BALTIMORE — UPDATE: Monday July 6th: Early Monday morning crews arrived at the harbor to retrieve the toppled Christopher Columbus statue. A dive team went into the harbor, found the statue and began pulling pieces of it out. Attempts to remove the statue from the water on Sunday failed. We're told those working to retrieve the statue are hoping to refurbish it.
In a statement, Baltimore Police Commissioner Michael Harrison said on Monday:
“As the Baltimore Police Department was responding to several life and death incidents across the city, a small number of officers were assigned to assist with peaceful protests taking place in the downtown area. As the number of protesters grew, it was tactically unsafe for those few officers to position themselves between the protestors and the Christopher Columbus Statue in attempt to prevent vandalism and destruction. While we strongly oppose the destruction of property in our city, we will continue to mitigate any risk of injury to protestors and our officers. A full investigation of the destruction and vandalism of the statue is underway and we intend to hold those violators accountable.”
The Baltimore City Fraternal Order of Police responded, pushing back on Harrison's statement that there were only a "few officers" ready to intervene.
Baltimore protesters pulled down a statue of Christopher Columbus and thew it into the city’s Inner Harbor on Saturday.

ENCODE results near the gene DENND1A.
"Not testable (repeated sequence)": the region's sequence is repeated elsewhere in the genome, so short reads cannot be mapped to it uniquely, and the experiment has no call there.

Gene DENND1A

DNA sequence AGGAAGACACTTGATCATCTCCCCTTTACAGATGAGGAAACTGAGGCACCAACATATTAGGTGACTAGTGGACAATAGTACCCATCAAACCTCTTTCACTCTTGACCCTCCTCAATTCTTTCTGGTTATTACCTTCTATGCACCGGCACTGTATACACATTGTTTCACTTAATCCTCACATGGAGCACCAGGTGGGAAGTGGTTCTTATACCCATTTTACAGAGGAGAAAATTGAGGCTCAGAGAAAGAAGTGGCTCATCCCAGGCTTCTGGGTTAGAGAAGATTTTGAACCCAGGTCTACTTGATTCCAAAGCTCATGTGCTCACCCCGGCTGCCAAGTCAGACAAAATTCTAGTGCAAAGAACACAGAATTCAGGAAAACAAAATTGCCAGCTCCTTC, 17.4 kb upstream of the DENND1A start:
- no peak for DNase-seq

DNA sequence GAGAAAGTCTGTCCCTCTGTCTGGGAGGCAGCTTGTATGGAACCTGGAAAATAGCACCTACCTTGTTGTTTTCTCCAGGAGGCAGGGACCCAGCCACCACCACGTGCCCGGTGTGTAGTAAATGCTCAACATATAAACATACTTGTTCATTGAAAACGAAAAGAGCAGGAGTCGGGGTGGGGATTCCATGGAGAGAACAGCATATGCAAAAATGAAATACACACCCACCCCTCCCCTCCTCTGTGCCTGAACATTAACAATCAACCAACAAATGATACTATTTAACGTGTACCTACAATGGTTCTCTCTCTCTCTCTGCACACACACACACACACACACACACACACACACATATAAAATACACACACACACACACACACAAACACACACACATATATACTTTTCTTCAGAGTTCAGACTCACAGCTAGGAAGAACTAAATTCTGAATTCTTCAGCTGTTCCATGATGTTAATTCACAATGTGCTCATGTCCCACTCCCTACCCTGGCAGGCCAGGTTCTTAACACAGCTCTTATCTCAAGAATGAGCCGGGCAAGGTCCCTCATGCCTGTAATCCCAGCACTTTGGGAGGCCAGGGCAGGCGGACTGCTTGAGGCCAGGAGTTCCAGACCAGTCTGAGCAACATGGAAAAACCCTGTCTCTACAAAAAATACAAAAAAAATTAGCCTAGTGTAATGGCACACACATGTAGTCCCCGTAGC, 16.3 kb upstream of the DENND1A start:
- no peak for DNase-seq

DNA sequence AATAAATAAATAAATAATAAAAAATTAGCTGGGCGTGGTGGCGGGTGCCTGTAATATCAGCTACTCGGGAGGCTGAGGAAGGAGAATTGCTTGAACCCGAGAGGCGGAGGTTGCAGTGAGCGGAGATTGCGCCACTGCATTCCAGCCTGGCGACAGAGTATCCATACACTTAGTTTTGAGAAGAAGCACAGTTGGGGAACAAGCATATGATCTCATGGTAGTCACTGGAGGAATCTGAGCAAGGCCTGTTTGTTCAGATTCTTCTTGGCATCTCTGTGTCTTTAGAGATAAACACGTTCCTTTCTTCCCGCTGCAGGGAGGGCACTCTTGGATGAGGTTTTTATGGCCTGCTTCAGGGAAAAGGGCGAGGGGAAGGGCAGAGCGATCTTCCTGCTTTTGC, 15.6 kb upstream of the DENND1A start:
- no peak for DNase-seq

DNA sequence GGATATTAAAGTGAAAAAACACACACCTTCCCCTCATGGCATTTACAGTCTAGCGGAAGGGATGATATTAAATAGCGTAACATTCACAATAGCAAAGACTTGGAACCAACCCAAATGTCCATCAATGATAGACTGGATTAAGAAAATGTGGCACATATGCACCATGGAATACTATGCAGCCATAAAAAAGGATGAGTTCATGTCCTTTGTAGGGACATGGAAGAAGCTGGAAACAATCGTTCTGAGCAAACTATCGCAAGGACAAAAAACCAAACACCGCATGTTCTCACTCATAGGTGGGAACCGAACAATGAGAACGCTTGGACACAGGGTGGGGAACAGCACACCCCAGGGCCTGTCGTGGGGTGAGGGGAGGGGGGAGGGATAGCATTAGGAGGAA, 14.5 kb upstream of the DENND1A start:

Demonstrators used ropes to take down the monument in the Little Italy neighborhood.
We reached out to Baltimore Police and they stated, "we have no new updates to provide at this time."
In a statement, Gov. Larry Hogan said on Twitter:
"While we welcome peaceful protests and constructive dialogue on whether and how to put certain monuments in context or move them to museums through a legal process, lawlessness, vandalism, and destruction of public property is completely unacceptable. That is the antithesis of democracy and should be condemned by everyone, regardless of their politics. Baltimore City leaders need to regain control of their own streets and immediately start making them safer."
In a statement from Council President Brandon Scott, he seems to differ from Gov. Hogan on the incident:
“I suggested that the last administration remove this statue when they removed the Confederate monuments. I support Baltimore’s Italian-American community and Baltimore’s indigenous community. I cannot, however, support Columbus.”